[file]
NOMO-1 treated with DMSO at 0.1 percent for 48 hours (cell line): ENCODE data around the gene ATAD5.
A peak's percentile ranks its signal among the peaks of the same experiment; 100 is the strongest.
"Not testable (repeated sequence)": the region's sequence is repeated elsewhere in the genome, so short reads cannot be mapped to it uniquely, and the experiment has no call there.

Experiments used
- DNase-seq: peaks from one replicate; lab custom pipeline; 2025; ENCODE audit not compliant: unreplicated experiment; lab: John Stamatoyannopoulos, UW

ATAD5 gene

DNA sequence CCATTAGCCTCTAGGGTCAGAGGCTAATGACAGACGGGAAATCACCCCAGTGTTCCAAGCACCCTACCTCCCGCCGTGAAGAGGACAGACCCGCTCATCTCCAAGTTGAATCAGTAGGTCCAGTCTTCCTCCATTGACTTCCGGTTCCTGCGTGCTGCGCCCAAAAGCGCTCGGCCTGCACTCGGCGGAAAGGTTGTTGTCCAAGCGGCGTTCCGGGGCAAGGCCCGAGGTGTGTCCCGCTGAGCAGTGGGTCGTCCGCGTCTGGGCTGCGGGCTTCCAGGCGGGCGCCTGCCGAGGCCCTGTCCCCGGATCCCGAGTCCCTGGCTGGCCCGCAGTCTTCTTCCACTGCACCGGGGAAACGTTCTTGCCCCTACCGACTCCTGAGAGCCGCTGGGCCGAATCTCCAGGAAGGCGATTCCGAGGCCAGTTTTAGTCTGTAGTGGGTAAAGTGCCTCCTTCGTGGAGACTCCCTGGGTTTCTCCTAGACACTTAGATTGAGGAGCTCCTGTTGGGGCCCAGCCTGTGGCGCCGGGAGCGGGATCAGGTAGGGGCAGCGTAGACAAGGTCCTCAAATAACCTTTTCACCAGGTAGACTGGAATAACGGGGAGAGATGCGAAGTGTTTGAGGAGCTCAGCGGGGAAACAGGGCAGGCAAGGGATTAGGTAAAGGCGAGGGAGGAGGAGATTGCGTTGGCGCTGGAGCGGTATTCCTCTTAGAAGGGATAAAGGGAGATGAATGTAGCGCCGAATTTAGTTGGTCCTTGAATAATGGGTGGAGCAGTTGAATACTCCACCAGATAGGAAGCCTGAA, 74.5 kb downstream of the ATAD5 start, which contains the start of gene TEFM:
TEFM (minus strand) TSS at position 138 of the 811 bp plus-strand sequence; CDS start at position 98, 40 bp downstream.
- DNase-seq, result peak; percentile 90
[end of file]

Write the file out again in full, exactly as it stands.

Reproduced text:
NOMO-1 treated with DMSO at 0.1 percent for 48 hours (cell line): ENCODE data around the gene ATAD5.
A peak's percentile ranks its signal among the peaks of the same experiment; 100 is the strongest.
"Not testable (repeated sequence)": the region's sequence is repeated elsewhere in the genome, so short reads cannot be mapped to it uniquely, and the experiment has no call there.

Experiments used
- DNase-seq: peaks from one replicate; lab custom pipeline; 2025; ENCODE audit not compliant: unreplicated experiment; lab: John Stamatoyannopoulos, UW

ATAD5 gene

DNA sequence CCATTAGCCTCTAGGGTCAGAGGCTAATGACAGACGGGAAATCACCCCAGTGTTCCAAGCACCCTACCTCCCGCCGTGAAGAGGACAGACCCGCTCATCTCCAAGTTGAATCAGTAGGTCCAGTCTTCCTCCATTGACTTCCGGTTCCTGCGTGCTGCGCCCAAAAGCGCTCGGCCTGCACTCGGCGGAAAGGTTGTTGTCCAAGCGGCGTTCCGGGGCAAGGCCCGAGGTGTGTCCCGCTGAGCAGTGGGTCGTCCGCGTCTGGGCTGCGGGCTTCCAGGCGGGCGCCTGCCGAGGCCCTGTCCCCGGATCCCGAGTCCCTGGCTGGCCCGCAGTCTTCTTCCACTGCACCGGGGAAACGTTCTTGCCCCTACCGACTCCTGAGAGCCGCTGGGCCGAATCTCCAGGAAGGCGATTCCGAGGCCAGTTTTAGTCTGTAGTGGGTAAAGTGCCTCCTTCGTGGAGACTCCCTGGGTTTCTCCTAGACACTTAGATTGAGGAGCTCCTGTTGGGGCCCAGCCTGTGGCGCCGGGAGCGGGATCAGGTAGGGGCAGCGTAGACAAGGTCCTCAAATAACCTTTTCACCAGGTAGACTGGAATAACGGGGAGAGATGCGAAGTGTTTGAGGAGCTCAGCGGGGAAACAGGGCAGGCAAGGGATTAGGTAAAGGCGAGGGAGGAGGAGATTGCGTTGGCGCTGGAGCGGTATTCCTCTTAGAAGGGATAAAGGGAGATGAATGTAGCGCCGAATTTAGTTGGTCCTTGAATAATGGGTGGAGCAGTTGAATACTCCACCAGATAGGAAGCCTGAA, 74.5 kb downstream of the ATAD5 start, which contains the start of gene TEFM:
TEFM (minus strand) TSS at position 138 of the 811 bp plus-strand sequence; CDS start at position 98, 40 bp downstream.
- DNase-seq, result peak; percentile 90